Watson's Theory

3056 Words13 Pages
Watson's Theory of human caring
Kathy E Pereira
NUR/403
April 15, 2013

Watson's Theory of Human Caring
Background and major concepts of Watson’s Caring Theory.
Dr. Jean Watson an American nursing scholar born in West Virginia has published numerous works describing her philosophy and theory of human caring. In 1979, Watson wrote her first book, Nursing: The Philosophy and Science of Caring. At the beginning, Watson had no proclivity to refer her ideas as a theory; Watson initially tried “to solve some conceptual and empirical problems about nursing relate to and direct education, practice, and research” (Watson, 2012, p. ix-xi).
Watson developed her theory influence by the Eastern culture, international travels, and experiences obtained from her sabbatical leaves. Caring theory, which has been developing over the years, serves as a guideline to educate nurses how to apply the theory in nursing practice. Later, Watson expanded her theory publishing her book Nursing: Human Science and Human Care to Human Caring Science: A Theory of Nursing. Watson’s job evolves “framing and naming caring science as the disciplinary foundation for nursing profession” (Watson, 2012, p. ix-xi). This theory has been used to help the new generation of nurses to view the human being as a whole with a connection between body, mind, spirit and the environment, understand transpersonal relationship, and create caring moments in nursing practice to improve patient care to obtain positive outcomes. Watson’s theory focus in caring as it must to remain constant. The words “human care” in Watson original book, was later changed to “human caring” or “caring” to describe transpersonal interaction, caring moments, and carative factors, elements of Watson’s theory (Watson, 2012).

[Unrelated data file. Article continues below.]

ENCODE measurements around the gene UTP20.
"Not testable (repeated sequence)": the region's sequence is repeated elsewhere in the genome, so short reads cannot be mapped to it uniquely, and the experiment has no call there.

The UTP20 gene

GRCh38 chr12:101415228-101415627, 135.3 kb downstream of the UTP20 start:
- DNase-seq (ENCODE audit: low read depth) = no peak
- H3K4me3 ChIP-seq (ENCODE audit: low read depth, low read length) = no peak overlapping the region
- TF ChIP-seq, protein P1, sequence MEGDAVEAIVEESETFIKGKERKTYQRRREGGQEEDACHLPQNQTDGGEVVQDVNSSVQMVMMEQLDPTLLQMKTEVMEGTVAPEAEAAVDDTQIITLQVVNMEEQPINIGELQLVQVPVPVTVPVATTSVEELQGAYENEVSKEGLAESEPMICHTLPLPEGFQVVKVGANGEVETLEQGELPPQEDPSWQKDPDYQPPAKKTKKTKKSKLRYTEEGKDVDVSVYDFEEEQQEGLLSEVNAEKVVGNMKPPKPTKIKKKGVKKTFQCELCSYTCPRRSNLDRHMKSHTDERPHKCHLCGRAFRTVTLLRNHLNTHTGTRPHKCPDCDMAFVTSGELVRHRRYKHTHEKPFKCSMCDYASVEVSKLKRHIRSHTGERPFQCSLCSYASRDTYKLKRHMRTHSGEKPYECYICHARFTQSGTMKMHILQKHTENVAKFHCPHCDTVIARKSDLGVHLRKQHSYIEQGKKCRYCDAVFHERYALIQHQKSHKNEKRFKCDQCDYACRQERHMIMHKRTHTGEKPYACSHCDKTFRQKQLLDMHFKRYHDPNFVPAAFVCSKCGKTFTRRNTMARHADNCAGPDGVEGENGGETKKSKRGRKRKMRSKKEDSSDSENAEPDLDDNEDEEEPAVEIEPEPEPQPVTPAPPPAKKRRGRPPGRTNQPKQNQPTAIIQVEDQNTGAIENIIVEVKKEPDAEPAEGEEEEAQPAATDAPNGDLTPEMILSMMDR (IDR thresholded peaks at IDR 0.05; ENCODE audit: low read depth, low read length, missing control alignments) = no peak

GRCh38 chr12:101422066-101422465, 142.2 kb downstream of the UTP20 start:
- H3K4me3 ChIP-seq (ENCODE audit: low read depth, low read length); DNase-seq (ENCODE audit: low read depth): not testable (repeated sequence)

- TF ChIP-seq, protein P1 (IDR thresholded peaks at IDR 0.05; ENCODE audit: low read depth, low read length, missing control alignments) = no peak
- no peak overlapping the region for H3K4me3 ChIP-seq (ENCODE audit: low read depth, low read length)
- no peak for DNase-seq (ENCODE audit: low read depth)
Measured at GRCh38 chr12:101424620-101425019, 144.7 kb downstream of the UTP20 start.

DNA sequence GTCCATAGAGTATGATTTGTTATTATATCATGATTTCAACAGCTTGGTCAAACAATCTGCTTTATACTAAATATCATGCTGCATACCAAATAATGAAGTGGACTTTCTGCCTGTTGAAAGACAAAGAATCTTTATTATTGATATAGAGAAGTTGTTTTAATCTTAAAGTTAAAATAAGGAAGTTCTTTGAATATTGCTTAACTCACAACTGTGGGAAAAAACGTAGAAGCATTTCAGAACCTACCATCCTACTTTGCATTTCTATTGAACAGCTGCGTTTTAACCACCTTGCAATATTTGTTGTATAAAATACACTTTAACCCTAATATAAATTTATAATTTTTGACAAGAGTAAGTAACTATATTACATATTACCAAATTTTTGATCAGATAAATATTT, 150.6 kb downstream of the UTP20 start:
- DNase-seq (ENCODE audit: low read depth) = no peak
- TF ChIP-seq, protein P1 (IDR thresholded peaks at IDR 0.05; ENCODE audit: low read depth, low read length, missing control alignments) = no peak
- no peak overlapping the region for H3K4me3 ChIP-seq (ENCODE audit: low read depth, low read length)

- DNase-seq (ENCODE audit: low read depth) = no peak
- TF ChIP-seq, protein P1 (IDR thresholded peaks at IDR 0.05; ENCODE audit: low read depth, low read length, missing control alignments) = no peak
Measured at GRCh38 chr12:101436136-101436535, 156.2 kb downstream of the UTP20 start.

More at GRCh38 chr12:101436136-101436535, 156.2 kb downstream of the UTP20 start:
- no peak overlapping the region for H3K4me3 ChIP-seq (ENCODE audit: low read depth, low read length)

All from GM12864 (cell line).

Watson describes caring as an intentional act from the nurses. In her theory, Watson emphasis that the nurse has
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